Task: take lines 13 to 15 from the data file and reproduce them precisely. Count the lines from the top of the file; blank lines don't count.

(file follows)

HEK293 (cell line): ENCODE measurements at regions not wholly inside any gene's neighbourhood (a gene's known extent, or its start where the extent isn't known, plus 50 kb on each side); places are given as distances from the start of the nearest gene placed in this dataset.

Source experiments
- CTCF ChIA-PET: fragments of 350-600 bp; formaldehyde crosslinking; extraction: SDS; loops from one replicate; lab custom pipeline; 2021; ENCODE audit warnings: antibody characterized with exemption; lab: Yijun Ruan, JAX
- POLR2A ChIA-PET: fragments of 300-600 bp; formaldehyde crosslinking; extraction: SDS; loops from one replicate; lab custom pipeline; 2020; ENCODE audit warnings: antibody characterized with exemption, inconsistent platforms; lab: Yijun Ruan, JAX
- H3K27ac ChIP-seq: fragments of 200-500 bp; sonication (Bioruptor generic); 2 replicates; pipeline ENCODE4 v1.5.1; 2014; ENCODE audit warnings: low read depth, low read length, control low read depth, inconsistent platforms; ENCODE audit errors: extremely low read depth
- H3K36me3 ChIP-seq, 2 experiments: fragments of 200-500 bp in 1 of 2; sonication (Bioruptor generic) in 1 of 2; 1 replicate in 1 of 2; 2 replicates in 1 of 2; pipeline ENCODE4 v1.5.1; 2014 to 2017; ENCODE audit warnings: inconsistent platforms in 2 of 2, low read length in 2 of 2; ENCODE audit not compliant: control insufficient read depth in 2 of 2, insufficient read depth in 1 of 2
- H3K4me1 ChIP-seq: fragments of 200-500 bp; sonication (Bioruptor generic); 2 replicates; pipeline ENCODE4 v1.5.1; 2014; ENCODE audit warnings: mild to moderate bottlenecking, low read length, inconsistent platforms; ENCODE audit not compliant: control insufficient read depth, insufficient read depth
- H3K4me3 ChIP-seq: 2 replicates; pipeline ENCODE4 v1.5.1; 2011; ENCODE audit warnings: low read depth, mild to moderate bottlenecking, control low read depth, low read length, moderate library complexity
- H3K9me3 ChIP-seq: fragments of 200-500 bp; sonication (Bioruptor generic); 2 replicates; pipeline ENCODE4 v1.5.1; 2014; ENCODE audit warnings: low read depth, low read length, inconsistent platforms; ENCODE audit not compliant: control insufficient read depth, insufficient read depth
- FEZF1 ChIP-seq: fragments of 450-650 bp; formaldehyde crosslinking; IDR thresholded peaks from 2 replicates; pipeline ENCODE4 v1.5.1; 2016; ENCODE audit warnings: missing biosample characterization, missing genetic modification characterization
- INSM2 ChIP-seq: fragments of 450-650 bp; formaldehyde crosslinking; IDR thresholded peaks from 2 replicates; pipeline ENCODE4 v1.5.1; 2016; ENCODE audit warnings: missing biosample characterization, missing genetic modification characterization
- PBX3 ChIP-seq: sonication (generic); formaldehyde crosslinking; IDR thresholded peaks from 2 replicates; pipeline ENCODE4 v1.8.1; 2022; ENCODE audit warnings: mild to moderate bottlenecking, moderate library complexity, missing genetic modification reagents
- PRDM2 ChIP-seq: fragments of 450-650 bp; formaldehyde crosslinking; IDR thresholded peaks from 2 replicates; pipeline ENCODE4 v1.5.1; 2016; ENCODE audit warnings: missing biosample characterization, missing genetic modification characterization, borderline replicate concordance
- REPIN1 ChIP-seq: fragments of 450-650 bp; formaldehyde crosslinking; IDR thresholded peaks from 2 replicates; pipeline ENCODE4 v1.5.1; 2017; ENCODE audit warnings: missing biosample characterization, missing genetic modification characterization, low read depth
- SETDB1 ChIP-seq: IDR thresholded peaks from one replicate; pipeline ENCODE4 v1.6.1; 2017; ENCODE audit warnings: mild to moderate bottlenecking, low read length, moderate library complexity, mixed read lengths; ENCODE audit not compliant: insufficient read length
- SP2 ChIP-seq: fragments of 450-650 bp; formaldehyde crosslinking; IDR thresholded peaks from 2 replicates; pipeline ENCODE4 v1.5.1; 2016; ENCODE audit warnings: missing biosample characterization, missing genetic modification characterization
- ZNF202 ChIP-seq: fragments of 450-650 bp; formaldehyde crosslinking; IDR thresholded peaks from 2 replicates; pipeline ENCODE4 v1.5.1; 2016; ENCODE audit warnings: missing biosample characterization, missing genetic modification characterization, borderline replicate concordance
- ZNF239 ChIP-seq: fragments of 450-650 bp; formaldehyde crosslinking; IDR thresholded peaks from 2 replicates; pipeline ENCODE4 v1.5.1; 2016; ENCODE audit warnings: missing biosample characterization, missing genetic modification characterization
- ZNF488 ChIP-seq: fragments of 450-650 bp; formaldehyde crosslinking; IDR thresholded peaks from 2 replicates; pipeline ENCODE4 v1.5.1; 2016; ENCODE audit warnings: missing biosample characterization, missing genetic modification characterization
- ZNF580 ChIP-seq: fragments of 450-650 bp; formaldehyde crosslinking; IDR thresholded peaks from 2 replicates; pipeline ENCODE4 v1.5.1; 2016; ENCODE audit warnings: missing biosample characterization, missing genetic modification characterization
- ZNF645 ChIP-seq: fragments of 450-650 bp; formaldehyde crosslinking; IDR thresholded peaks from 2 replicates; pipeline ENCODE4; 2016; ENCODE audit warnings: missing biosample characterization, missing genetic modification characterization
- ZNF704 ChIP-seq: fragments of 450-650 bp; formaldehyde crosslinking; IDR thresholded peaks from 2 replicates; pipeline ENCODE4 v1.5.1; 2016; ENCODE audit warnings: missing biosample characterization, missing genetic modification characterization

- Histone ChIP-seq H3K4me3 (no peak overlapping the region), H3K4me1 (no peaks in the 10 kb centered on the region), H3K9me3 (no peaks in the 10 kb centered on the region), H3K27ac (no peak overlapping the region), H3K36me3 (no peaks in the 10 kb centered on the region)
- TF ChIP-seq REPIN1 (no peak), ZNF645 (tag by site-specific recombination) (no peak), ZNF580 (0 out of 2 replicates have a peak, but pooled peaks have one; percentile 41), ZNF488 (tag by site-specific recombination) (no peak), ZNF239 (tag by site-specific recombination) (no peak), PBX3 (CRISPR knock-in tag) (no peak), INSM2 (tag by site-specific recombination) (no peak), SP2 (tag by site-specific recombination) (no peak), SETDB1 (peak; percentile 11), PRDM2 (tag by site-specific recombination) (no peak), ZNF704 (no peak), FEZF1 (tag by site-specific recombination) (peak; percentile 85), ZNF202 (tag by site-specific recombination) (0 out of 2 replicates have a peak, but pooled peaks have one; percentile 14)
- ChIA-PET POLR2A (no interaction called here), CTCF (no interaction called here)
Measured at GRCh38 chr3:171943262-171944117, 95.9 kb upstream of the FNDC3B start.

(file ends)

- PRDM2 ChIP-seq: fragments of 450-650 bp; formaldehyde crosslinking; IDR thresholded peaks from 2 replicates; pipeline ENCODE4 v1.5.1; 2016; ENCODE audit warnings: missing biosample characterization, missing genetic modification characterization, borderline replicate concordance
- REPIN1 ChIP-seq: fragments of 450-650 bp; formaldehyde crosslinking; IDR thresholded peaks from 2 replicates; pipeline ENCODE4 v1.5.1; 2017; ENCODE audit warnings: missing biosample characterization, missing genetic modification characterization, low read depth
- SETDB1 ChIP-seq: IDR thresholded peaks from one replicate; pipeline ENCODE4 v1.6.1; 2017; ENCODE audit warnings: mild to moderate bottlenecking, low read length, moderate library complexity, mixed read lengths; ENCODE audit not compliant: insufficient read length